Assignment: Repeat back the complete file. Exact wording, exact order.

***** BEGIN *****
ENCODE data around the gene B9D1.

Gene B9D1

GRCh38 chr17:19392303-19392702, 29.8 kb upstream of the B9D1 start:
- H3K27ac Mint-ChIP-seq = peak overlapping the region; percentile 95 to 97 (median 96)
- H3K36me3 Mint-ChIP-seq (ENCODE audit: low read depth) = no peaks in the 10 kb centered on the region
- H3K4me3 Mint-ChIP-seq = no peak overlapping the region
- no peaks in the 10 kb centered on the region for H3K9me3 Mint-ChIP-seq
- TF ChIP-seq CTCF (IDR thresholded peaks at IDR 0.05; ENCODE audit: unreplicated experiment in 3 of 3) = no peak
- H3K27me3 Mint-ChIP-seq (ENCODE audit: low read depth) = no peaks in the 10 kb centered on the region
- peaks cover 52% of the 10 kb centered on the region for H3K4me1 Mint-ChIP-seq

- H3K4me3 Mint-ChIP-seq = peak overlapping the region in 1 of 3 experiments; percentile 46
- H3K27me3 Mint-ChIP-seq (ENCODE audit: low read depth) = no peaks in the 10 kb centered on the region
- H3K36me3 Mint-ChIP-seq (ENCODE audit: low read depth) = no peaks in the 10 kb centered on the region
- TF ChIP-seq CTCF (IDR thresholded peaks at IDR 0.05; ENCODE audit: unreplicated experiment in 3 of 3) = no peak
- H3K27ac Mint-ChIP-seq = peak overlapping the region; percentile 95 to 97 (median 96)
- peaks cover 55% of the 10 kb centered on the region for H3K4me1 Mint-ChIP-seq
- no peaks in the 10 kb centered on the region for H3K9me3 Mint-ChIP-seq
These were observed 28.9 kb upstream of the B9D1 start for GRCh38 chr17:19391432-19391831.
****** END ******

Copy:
ENCODE data around the gene B9D1.

Gene B9D1

GRCh38 chr17:19392303-19392702, 29.8 kb upstream of the B9D1 start:
- H3K27ac Mint-ChIP-seq = peak overlapping the region; percentile 95 to 97 (median 96)
- H3K36me3 Mint-ChIP-seq (ENCODE audit: low read depth) = no peaks in the 10 kb centered on the region
- H3K4me3 Mint-ChIP-seq = no peak overlapping the region
- no peaks in the 10 kb centered on the region for H3K9me3 Mint-ChIP-seq
- TF ChIP-seq CTCF (IDR thresholded peaks at IDR 0.05; ENCODE audit: unreplicated experiment in 3 of 3) = no peak
- H3K27me3 Mint-ChIP-seq (ENCODE audit: low read depth) = no peaks in the 10 kb centered on the region
- peaks cover 52% of the 10 kb centered on the region for H3K4me1 Mint-ChIP-seq

- H3K4me3 Mint-ChIP-seq = peak overlapping the region in 1 of 3 experiments; percentile 46
- H3K27me3 Mint-ChIP-seq (ENCODE audit: low read depth) = no peaks in the 10 kb centered on the region
- H3K36me3 Mint-ChIP-seq (ENCODE audit: low read depth) = no peaks in the 10 kb centered on the region
- TF ChIP-seq CTCF (IDR thresholded peaks at IDR 0.05; ENCODE audit: unreplicated experiment in 3 of 3) = no peak
- H3K27ac Mint-ChIP-seq = peak overlapping the region; percentile 95 to 97 (median 96)
- peaks cover 55% of the 10 kb centered on the region for H3K4me1 Mint-ChIP-seq
- no peaks in the 10 kb centered on the region for H3K9me3 Mint-ChIP-seq
These were observed 28.9 kb upstream of the B9D1 start for GRCh38 chr17:19391432-19391831.